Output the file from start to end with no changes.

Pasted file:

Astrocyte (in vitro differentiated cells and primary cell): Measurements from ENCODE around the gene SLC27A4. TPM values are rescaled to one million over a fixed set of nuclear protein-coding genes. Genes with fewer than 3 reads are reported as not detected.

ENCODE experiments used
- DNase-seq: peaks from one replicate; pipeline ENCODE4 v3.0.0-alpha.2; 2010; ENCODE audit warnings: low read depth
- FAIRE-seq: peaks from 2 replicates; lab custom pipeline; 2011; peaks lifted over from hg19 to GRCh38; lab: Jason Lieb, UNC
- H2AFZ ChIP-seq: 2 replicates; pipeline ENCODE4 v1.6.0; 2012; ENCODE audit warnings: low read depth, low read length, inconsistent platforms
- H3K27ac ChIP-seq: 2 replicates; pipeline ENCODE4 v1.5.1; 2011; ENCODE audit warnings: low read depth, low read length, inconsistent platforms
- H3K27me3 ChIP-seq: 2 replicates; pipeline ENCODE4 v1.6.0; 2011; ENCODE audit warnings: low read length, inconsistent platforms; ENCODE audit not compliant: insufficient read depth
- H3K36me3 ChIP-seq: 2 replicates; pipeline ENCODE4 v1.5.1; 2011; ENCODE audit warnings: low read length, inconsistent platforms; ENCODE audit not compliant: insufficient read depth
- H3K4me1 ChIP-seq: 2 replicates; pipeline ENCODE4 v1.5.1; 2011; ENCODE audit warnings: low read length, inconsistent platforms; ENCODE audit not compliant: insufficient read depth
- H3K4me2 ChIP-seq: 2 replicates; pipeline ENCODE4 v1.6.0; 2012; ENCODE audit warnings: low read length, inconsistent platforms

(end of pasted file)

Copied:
Astrocyte (in vitro differentiated cells and primary cell): Measurements from ENCODE around the gene SLC27A4. TPM values are rescaled to one million over a fixed set of nuclear protein-coding genes. Genes with fewer than 3 reads are reported as not detected.

ENCODE experiments used
- DNase-seq: peaks from one replicate; pipeline ENCODE4 v3.0.0-alpha.2; 2010; ENCODE audit warnings: low read depth
- FAIRE-seq: peaks from 2 replicates; lab custom pipeline; 2011; peaks lifted over from hg19 to GRCh38; lab: Jason Lieb, UNC
- H2AFZ ChIP-seq: 2 replicates; pipeline ENCODE4 v1.6.0; 2012; ENCODE audit warnings: low read depth, low read length, inconsistent platforms
- H3K27ac ChIP-seq: 2 replicates; pipeline ENCODE4 v1.5.1; 2011; ENCODE audit warnings: low read depth, low read length, inconsistent platforms
- H3K27me3 ChIP-seq: 2 replicates; pipeline ENCODE4 v1.6.0; 2011; ENCODE audit warnings: low read length, inconsistent platforms; ENCODE audit not compliant: insufficient read depth
- H3K36me3 ChIP-seq: 2 replicates; pipeline ENCODE4 v1.5.1; 2011; ENCODE audit warnings: low read length, inconsistent platforms; ENCODE audit not compliant: insufficient read depth
- H3K4me1 ChIP-seq: 2 replicates; pipeline ENCODE4 v1.5.1; 2011; ENCODE audit warnings: low read length, inconsistent platforms; ENCODE audit not compliant: insufficient read depth
- H3K4me2 ChIP-seq: 2 replicates; pipeline ENCODE4 v1.6.0; 2012; ENCODE audit warnings: low read length, inconsistent platforms